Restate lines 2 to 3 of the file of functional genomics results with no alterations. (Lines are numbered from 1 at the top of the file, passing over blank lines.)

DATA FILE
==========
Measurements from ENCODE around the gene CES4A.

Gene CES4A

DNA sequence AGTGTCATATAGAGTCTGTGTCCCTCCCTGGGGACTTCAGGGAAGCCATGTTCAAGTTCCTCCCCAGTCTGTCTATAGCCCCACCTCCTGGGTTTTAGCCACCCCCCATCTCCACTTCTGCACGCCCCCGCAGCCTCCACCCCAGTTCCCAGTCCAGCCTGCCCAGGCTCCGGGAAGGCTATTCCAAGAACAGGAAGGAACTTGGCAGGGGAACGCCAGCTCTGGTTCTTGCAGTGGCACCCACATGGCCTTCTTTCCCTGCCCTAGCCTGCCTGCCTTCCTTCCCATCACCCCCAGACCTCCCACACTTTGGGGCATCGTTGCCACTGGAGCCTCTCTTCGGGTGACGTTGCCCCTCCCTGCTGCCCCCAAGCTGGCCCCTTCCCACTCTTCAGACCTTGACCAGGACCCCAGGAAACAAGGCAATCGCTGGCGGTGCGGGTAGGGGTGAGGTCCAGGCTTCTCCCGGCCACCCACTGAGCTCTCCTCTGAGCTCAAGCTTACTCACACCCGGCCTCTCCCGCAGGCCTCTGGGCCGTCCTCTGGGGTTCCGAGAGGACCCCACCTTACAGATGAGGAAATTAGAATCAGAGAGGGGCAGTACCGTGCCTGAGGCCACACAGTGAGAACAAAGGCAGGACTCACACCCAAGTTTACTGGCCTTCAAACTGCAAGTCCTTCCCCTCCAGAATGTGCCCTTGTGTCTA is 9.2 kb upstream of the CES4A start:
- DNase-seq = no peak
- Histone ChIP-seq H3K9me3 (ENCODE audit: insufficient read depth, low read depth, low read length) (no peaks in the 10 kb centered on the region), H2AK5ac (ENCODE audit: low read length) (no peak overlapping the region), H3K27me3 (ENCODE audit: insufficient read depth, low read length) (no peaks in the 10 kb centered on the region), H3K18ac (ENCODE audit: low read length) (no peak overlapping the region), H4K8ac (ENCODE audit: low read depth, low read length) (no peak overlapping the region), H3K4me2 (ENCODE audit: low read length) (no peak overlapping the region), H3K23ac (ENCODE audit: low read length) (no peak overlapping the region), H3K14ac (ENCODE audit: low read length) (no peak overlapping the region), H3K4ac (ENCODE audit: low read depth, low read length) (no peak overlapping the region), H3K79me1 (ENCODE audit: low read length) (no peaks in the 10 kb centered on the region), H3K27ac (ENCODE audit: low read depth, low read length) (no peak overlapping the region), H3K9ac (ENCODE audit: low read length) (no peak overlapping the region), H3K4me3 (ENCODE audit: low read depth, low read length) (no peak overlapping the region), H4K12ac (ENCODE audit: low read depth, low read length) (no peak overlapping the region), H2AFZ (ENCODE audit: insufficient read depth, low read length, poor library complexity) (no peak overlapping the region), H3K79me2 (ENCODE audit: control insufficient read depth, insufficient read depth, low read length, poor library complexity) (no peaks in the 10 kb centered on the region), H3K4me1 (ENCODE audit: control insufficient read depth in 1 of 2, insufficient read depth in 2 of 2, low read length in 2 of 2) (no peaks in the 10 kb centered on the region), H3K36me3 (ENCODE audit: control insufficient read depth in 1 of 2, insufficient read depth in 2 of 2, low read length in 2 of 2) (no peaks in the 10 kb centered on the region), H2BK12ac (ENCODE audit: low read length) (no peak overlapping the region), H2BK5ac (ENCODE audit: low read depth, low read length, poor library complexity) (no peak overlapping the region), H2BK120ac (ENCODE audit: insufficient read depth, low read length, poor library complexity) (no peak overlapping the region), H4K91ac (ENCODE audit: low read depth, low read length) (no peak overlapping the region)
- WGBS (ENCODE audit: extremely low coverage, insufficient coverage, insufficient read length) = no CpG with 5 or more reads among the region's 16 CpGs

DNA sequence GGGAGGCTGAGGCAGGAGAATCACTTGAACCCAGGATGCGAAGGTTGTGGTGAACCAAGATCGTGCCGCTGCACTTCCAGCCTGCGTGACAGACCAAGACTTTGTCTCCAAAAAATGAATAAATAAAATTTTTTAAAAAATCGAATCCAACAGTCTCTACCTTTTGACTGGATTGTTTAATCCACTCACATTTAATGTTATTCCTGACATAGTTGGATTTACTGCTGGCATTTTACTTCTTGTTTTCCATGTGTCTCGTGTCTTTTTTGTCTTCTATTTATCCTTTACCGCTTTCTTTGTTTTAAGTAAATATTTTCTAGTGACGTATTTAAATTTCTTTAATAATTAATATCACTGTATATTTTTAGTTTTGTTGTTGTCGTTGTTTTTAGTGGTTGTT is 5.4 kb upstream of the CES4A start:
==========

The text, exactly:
Gene CES4A

DNA sequence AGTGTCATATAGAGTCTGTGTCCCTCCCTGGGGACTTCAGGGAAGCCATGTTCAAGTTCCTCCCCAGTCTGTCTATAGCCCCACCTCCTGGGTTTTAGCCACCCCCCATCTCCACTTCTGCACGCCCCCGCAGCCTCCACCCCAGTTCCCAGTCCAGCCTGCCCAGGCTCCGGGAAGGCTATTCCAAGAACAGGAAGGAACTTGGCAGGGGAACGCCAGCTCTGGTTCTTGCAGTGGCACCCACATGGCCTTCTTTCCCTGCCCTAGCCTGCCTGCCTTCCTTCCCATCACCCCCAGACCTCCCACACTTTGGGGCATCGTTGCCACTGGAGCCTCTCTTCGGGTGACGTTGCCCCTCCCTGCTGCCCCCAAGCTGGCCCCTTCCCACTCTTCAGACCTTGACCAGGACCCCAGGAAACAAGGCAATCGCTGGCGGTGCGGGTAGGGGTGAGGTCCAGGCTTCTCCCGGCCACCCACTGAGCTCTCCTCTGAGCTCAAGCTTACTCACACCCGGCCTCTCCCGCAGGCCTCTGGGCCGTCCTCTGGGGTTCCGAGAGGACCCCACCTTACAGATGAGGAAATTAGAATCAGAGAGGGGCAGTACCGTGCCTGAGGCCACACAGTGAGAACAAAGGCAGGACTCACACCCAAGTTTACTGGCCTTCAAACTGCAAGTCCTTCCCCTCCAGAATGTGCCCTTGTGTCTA is 9.2 kb upstream of the CES4A start: